There's not much debate these days regarding women's bantamweight champion Ronda Rousey being the biggest star on the entire UFC roster.

Rousey's most recent fight against Bethe Correia at UFC 190 is currently the top show for the promotion in 2015. The card smashed every other sport, TV series and movie during that weekend on Twitter in terms of overall impact, trending topics and unique authors talking about her performance.

Rousey has support from fellow athletes and celebrities from around the world, who treat her like a sports icon and the ultimate symbol of feminism as she breaks boundaries almost as quickly as she shatters her opponents inside the Octagon.

More from FoxSports

To add onto her pop-culture crossover success, Rousey starred in "Furious 7", which raked in over a billion dollars in 2015, and she has a starring role opposite Mark Wahlberg booked for 2016. Rousey will also star in a biopic being developed from the autobiography she released earlier this year.

She even has pop stars like Beyoncé using her quotes in concert and national championship-winning quarterbacks crushing on her via Twitter.

Despite all those accolades and the universal love Rousey seems to receive from across the globe, the most dominant athlete in all of sports still feels like she's playing the bad guy whenever she steps into any of her fights.

"I'm the antagonist. Because the protagonist just reacts. They do nothing. The whole storyline, the whole everything that goes on is completely dependent on the antagonist. I'm the one that's forcing everybody to do something," Rousey said when appearing on the "Joe Rogan Podcast" recently. "I like to think of myself of more like the heel, like the bad guy you somehow, sometimes you root for, you can't help it a little bit. Sometimes you hate them. I think the fact that mixed emotions come out is one of the more interesting things.

"I'm not trying to have everyone like me -- I'm trying to have everyone care what I'm doing."

Part of Rousey's perception about being a villain might stem from her season-long hatefest with fellow bantamweight Miesha Tate while they were filming "The Ultimate Fighter".

When the show came to an end, Rousey didn't exactly walk away with a positive experience and the interactions on air only amplified those feelings. It all culminated when Rousey defeated Tate at UFC 168 in 2013, and after the fight was over, the bantamweight champion refused to shake her opponent's hand.

As much as fighters like to leave it all in the cage and show respect toward each other after the competition is finished, Rousey knew deep down inside that Tate was only extending her hand because the cameras were rolling. If the situations were reversed and Tate was standing over top of her victorious, Rousey knows there wouldn't have been one bit of goodwill between the fighters.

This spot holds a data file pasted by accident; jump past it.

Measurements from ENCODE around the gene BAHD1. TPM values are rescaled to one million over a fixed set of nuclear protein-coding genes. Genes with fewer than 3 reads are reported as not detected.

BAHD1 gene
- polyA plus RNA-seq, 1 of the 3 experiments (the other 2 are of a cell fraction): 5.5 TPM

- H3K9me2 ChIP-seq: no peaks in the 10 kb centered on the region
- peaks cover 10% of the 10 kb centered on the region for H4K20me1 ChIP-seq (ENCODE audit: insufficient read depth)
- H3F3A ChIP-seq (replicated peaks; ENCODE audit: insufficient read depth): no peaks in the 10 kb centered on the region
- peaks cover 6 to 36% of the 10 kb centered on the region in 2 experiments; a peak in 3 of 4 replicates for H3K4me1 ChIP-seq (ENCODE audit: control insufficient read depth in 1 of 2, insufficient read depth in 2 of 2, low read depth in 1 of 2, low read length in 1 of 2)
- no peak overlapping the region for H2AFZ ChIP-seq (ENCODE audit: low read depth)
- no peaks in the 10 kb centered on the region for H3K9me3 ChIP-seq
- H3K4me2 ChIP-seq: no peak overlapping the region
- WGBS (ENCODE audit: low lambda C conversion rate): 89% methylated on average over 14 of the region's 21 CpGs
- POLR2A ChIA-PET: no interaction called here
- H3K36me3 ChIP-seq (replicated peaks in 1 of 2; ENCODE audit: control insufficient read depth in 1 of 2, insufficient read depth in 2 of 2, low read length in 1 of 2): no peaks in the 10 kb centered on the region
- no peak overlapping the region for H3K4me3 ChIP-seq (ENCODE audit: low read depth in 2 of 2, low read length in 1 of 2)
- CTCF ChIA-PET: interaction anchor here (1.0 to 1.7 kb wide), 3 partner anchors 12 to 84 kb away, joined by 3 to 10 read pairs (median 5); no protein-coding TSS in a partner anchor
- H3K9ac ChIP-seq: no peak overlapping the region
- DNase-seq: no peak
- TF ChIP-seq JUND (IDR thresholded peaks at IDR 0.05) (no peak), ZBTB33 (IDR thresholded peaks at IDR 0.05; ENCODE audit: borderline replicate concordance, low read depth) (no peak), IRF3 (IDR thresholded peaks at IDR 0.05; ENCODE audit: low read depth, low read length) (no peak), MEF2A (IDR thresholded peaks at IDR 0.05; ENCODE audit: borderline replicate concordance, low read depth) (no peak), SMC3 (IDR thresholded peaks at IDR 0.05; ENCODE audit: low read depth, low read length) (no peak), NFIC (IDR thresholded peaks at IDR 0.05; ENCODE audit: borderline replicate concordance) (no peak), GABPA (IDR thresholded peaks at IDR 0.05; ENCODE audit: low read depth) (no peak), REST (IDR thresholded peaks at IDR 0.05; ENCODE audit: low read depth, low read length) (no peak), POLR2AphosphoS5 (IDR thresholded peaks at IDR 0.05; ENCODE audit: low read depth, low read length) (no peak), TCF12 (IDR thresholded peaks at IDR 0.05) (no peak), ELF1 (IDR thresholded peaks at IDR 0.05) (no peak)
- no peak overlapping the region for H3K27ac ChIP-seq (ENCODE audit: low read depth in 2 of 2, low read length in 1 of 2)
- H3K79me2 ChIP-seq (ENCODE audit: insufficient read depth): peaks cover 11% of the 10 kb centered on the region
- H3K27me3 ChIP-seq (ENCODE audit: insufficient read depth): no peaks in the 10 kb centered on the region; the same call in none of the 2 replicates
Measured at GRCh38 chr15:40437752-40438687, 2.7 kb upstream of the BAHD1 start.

"It was a totally disingenuous gesture for her to offer her handshake because she would have never offered a handshake if she wasn't being watched by millions of people," Rousey said. "I wouldn't have shaken her hand if we were alone in the room or we had millions of people watching.

"The fact that I'm not going to play to the crowd -- it would have been so easy to shake her hand and everybody would have cheered -- but I felt like it would have been dishonest. Honesty pays, but it pays very slowly and it doesn't pay very consistently."

In the weeks and months since that fight with Tate in 2013, Rousey never changed who she was in or out of the Octagon, but her public persona has taken a 180-degree turn from getting booed in Las Vegas to thousands of fans cheering her name when she appeared in Brazil last month.

Rousey might envision herself as the bad guy, but the world has enveloped her as a hero and role model.

Whether she's loved or hated, however, Rousey is enjoying her time on top and she knows fans and detractors alike are going to be sad when she finally hangs up her gloves for the last time.

"I think it's kind of funny there's so many people that just live to hate me, but when I'm gone, they're going to miss me," Rousey said.

"Like how are they ever going to have a bad guy better than Heath Ledger as the Joker? Like you need him, you miss him, the Joker's gone! You're never going to have Joker again."